By Lee Nan-hee
I had much interest in feminism or women’s studies at university and tried to read many books on the subject. For instance, I still remember that I read the famous “The Second Sex” by S. Beauvoir, “Wake Up, Women” by Lee Woo-jung, a novel titled “I Desire What is Inhibited to Me” by Yang Gui-ja, “Failure of a Half” by Lee Kyung-ja and “Impossible Marriage of Marxist Feminism and Socialist Feminism,” although I can’t remember who wrote it.
On top of these, I attempted to read as many books as possible regarding the social sciences such as “Capital,” as well as “Economic and Philosophic Manuscripts of 1844” by K. Marx and “The Origin of the Family, Private Property and the State” by F. Engels.
In the class, Introduction to Sociology, I could enlarge my view on society, by learning about Durkheim, M. Weber and bureaucracy. In addition to this, I read some books on Christianity, studying synoptic gospels and co-relations between Marxism and Christianity.
In my early 20s, I was entering a whole new chapter in my life: freedom, equality and justice. In the meantime, I happened to find one photograph in the newspaper (that was mentioned in the previous essay). It was a photo of an old woman, who had dark gray wrinkles and skin, whose countenance showed some remorse. Its title was “The Rest of Life.”
I cut that photo from the newspaper and put it in my green-color student notebook. I must have made up my mind that I would never spend a day, even a moment of my life uselessly, in vain until I became an old woman like her. Have I kept my resolution? In retrospect, my days were, on the one hand, like evening shadows, fading out and withering away so quickly. On the other hand, they were full of thanks and courage.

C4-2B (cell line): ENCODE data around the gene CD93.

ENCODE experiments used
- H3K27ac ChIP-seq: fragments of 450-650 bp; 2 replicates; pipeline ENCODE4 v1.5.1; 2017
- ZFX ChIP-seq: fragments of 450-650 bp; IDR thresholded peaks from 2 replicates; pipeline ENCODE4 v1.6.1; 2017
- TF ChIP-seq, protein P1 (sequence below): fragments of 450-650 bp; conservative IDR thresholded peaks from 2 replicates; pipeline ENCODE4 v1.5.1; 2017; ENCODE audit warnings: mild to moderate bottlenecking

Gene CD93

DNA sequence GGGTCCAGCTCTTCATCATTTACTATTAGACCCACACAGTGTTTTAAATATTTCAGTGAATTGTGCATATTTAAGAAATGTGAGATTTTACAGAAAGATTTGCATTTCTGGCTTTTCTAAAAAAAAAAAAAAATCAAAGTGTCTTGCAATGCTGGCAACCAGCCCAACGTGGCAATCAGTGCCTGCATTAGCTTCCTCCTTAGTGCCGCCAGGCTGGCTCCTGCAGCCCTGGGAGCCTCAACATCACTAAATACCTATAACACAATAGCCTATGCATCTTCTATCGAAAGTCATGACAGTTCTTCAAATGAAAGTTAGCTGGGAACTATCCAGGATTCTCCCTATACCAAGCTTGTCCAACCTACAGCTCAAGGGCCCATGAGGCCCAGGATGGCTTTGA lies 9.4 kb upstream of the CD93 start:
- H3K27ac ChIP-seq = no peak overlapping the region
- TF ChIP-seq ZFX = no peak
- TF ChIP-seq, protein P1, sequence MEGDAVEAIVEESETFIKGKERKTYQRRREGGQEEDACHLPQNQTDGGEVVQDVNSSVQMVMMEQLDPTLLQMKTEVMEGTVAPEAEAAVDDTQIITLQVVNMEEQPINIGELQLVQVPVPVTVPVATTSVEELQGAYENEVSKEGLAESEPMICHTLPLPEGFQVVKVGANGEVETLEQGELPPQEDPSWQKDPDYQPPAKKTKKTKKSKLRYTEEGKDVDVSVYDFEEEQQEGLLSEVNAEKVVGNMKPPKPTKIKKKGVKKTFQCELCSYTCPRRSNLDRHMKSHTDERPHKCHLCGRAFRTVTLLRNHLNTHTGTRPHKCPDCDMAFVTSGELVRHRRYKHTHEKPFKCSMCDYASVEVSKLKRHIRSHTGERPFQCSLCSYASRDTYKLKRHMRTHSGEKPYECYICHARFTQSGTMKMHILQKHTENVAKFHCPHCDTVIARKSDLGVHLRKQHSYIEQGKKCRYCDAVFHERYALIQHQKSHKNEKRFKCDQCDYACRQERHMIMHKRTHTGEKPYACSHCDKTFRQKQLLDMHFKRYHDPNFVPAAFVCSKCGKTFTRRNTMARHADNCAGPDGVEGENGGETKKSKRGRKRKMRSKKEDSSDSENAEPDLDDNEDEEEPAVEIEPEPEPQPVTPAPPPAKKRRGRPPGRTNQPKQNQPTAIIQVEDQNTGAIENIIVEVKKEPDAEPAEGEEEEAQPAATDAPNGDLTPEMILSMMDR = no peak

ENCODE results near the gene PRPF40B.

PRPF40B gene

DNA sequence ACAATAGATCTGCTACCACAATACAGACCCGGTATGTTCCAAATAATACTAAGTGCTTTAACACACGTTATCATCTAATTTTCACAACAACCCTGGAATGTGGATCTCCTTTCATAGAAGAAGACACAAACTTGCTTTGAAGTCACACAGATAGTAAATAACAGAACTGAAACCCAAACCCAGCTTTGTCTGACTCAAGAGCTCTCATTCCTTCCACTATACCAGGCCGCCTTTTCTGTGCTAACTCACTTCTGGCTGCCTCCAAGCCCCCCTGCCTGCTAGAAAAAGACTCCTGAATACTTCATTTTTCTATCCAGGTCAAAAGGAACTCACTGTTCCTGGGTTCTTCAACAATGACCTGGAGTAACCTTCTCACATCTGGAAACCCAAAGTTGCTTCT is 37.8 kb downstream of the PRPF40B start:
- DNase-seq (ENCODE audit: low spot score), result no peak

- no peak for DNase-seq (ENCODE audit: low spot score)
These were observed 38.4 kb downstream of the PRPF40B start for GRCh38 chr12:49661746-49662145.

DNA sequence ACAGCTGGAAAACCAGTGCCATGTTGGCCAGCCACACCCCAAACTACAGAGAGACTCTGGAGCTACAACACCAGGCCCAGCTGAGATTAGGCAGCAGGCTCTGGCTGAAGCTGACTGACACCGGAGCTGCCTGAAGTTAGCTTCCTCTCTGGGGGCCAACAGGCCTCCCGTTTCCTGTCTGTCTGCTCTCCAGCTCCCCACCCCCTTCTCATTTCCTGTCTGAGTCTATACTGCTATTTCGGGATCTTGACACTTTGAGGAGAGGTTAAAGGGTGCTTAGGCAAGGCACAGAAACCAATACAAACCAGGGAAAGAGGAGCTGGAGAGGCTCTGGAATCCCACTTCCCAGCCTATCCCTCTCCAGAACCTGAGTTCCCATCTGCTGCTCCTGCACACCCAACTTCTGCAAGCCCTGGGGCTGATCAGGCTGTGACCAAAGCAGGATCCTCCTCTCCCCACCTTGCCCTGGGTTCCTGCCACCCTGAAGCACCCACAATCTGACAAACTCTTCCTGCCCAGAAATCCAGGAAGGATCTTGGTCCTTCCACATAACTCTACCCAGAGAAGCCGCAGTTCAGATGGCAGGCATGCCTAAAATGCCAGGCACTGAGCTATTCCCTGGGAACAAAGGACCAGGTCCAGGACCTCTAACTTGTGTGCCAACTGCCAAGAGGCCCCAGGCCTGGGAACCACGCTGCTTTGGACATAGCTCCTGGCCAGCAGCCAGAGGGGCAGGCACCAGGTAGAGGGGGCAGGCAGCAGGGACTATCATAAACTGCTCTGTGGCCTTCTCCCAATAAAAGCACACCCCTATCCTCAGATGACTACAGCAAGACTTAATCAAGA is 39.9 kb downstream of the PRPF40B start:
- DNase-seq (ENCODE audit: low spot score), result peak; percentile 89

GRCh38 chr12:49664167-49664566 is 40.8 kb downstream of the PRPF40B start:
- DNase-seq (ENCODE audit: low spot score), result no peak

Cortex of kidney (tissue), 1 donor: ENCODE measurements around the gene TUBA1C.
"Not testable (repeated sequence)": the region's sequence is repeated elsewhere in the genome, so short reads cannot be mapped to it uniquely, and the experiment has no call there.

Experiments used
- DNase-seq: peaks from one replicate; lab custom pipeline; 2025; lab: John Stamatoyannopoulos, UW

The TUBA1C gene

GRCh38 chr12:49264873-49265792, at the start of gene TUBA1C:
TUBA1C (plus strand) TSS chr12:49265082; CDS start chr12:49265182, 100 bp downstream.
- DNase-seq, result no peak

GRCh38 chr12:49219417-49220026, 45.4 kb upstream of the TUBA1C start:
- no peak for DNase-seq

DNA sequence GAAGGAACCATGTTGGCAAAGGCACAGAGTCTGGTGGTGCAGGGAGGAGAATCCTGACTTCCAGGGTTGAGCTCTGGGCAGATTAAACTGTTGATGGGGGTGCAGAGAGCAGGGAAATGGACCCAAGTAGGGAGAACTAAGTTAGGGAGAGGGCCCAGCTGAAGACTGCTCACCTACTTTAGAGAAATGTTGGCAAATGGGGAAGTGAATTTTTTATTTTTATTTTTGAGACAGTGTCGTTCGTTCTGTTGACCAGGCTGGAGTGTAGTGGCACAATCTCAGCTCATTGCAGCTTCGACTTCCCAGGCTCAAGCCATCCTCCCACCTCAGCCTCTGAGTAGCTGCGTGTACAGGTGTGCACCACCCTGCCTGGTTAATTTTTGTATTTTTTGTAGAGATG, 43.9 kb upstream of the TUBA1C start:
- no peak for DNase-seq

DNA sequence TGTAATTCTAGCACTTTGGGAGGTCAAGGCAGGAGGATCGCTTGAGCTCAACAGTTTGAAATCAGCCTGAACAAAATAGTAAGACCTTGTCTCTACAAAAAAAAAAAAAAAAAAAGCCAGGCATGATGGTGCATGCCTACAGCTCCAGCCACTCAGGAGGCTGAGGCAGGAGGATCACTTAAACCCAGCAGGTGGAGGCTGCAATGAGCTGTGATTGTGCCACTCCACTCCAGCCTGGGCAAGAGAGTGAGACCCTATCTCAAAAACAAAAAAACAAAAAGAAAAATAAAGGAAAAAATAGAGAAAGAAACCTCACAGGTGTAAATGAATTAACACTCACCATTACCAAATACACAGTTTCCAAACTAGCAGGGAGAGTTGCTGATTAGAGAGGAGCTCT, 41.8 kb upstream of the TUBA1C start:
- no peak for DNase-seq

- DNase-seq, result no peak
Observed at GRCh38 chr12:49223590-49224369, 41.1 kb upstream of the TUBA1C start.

I was very much impressed and touched by several lessons in English literature classes. I still remember vividly that I learned a lot about Mary Wollstonecraft from “The Norton Anthology of English Literature.” Wollstonecraft was the very first woman or feminist writer advocating for women’s rights in the 19th century. I was struck by her essays, which seemed to be full of insight and defiance.
But her life was not a rosy road at all. Her daughter was the famous female writer Mary Shelly, who wrote the well-known novel “Frankenstein.” It is evaluated as the very first science fiction story and it was made into movies several times. The novel Frankenstein is known to represent the miserable human conditions caused by the Industrial Revolution in the 19th century. Nonetheless, to me, that monster in the novel felt like the female author’s own circumstances in life.
In other words, Mary Shelly must have felt ambivalent emotions toward her own position as a female writer, at a time when it was still rare for a woman to write essays or novels. On top of this, she had to go through tragic events such as the deaths of her close family members. Her mother, Mary Wollstonecraft passed away eleven days after her birth. Mary Shelly fell in love with a married man, Percy Shelly and gave birth to a girl who then died quite soon. Her other two children died too and lastly, her lover Percy drowned in a boat in a storm.
Lee Nan-hee studied English in college and theology at Hanshin University.